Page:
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Reviews for Imperial Reckoning: The Untold Story of Britain's Gulag in Kenya

by Caroline Elkins

Book list
From Booklist, Copyright © American Library Association. Used with permission.

In the immediate aftermath of militarily crushing the Mau Mau rebellion in early 1950s colonial Kenya, British authorities organized a detention-and-camp system they informally called the Pipeline. This work, originating from the author's doctoral dissertation, describes the Pipeline, insofar as it is possible since Elkins discovered that records about the Pipeline were sparse indeed, likely evidence of a documentary bonfire lit before the British granted Kenya independence in 1963. Surmounting that obstacle, Elkins recovers sufficient information about the Pipeline to--whatever its rationale in the minds of its creators for suppressing the murderously vicious Mau Mau--condemn it wholesale. The catalog of cruelty Elkins uncovered--bits from surviving documents, more from interviewing survivors--makes for quite nauseating reading that descends the slope of depravity from torture to outright killing. Inevitably news of incidents leaked out, igniting parliamentary rows in London, which Elkins chronicles with contained fury. Filling a previously blank page in history, Elkins' pioneering study is a crucial recording of Kenyan history in particular, and that of African decolonization in general. --Gilbert Taylor Copyright 2004 Booklist

Library Journal
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More on the Mau Mau uprising. Harvard historian Elkins focuses on the prisons that cost thousands of lives. (c) Copyright 2010. Library Journals LLC, a wholly owned subsidiary of Media Source, Inc. No redistribution permitted.

Publishers Weekly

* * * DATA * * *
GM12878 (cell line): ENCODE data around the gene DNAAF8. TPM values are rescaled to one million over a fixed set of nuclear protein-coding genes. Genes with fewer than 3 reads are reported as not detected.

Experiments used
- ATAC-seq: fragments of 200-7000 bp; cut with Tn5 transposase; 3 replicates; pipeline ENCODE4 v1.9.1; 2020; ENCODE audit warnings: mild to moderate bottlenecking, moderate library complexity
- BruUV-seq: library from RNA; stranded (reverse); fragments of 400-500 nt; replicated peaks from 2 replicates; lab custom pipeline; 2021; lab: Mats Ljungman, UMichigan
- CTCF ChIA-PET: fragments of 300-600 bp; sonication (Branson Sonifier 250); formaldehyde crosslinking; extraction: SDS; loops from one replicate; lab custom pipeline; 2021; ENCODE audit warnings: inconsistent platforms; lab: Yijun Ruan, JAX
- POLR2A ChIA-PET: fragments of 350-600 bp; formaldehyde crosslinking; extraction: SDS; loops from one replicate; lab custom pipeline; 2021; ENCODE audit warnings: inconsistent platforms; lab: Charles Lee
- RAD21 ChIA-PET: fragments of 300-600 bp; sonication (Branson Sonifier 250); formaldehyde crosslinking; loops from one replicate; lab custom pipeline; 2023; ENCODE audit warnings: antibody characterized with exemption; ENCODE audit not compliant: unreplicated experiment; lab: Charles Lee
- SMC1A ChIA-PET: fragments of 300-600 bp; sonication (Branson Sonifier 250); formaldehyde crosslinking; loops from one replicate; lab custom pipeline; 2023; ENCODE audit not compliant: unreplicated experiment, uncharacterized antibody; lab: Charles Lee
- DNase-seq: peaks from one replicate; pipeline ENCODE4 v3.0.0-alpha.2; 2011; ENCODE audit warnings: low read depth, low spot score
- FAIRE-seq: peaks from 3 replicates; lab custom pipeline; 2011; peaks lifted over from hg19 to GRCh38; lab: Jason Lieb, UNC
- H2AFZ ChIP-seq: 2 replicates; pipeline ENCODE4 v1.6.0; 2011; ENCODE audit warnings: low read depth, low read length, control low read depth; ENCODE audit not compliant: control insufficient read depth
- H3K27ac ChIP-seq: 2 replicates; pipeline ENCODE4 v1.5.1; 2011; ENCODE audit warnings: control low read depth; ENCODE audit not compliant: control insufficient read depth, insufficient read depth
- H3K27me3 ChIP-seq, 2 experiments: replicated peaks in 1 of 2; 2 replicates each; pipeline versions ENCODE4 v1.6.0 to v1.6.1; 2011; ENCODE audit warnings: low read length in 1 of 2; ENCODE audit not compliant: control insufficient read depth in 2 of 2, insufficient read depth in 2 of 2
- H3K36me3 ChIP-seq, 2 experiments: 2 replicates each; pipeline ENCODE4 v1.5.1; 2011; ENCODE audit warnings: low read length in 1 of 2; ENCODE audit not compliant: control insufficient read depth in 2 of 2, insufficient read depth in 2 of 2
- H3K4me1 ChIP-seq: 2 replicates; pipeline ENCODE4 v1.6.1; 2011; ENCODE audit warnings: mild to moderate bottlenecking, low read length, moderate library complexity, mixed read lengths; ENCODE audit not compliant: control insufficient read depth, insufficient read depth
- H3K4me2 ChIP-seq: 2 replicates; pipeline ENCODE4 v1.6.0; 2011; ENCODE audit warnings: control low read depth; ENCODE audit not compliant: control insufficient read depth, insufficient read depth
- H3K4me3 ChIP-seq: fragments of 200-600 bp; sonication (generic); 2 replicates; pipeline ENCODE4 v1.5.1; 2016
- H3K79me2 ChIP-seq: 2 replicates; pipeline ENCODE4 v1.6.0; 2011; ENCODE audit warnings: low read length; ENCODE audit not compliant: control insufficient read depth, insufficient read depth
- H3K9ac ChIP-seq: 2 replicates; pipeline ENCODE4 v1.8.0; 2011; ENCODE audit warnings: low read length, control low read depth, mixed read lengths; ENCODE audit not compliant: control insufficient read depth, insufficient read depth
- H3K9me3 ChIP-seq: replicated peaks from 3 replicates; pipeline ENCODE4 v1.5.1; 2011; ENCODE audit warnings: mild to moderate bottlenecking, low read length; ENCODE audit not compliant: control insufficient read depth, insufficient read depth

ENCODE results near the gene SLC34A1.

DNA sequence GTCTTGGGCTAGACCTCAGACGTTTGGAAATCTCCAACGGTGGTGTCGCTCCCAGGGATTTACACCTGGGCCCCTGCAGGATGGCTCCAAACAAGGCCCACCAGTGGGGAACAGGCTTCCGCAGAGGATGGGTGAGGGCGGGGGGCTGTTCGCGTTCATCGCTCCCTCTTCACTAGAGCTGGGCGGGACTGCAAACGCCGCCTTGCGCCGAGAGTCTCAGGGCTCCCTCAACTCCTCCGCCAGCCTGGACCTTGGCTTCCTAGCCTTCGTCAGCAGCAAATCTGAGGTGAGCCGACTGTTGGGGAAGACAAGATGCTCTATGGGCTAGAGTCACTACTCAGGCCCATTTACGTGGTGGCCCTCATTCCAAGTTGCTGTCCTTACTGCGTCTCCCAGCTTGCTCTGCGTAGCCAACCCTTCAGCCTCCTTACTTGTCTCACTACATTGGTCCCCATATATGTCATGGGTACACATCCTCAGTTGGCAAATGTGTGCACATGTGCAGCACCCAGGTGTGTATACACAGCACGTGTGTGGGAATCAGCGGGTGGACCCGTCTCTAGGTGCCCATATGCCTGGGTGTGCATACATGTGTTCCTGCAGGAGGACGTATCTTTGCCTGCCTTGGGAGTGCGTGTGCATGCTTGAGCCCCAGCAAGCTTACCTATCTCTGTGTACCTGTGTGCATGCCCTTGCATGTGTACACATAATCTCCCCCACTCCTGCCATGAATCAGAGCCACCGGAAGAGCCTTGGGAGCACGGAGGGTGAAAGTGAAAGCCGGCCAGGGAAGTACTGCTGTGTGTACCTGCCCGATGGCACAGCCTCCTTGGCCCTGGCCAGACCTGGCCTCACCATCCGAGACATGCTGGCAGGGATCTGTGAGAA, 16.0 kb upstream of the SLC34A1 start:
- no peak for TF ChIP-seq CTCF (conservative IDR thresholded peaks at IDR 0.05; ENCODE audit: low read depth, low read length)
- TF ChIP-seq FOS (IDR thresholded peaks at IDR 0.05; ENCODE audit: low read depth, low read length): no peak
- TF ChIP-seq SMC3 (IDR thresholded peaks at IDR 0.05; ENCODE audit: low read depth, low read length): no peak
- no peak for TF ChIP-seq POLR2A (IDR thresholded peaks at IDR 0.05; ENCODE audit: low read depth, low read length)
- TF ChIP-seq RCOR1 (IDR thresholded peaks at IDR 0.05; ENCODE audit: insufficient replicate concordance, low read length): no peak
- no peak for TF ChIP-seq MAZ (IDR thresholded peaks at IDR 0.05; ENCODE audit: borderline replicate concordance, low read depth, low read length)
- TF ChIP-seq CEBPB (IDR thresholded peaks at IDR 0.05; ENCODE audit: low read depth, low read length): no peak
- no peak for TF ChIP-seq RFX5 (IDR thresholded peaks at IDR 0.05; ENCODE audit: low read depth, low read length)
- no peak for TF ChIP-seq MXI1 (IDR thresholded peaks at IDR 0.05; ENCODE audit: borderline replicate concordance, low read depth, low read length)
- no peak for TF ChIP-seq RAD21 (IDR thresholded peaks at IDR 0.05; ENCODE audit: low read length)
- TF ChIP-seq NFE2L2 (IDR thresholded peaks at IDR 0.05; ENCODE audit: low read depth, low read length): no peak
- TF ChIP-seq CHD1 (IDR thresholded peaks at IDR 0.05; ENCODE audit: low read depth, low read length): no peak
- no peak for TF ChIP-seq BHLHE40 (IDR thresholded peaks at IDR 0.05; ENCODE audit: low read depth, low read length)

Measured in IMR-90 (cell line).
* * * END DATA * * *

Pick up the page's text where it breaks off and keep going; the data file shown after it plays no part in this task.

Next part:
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In a major historical study, Elkins, an assistant professor of history at Harvard, relates the gruesome, little-known story of the mass internment and murder of thousands of Kenyans at the hands of the British in the last years of imperial rule. Beginning with a trenchant account of British colonial enterprise in Kenya, Elkins charts white supremacy's impact on Kenya's largest ethnic group, the Kikuyu, and the radicalization of a Kikuyu faction sworn by tribal oath to extremism known as Mau Mau. Elkins recounts how in the late 1940s horrific Mau Mau murders of white settlers on their isolated farms led the British government to declare a state of emergency that lasted until 1960, legitimating a decade-long assault on the Kikuyu. First, the British blatantly rigged the trial of and imprisoned the moderate leader Jomo Kenyatta (later Kenya's first postindependence prime minister). Beginning in 1953, they deported or detained 1.4 million Kikuyu, who were systematically "screened," and in many cases tortured, to determine the extent of their Mau Mau sympathies. Having combed public archives in London and Kenya and conducted extensive interviews with both Kikuyu survivors and settlers, Elkins exposes the hypocrisy of Britain's supposed colonial "civilizing mission" and its subsequent coverups. A profoundly chilling portrait of the inherent racism and violence of "colonial logic," Elkins's account was also the subject of a 2002 BBC documentary entitled Kenya: White Terror. Her superbly written and impassioned book deserves the widest possible readership. B&w photos, maps. Agent, Jill Kneerim. (Jan. 11) (c) Copyright PWxyz, LLC. All rights reserved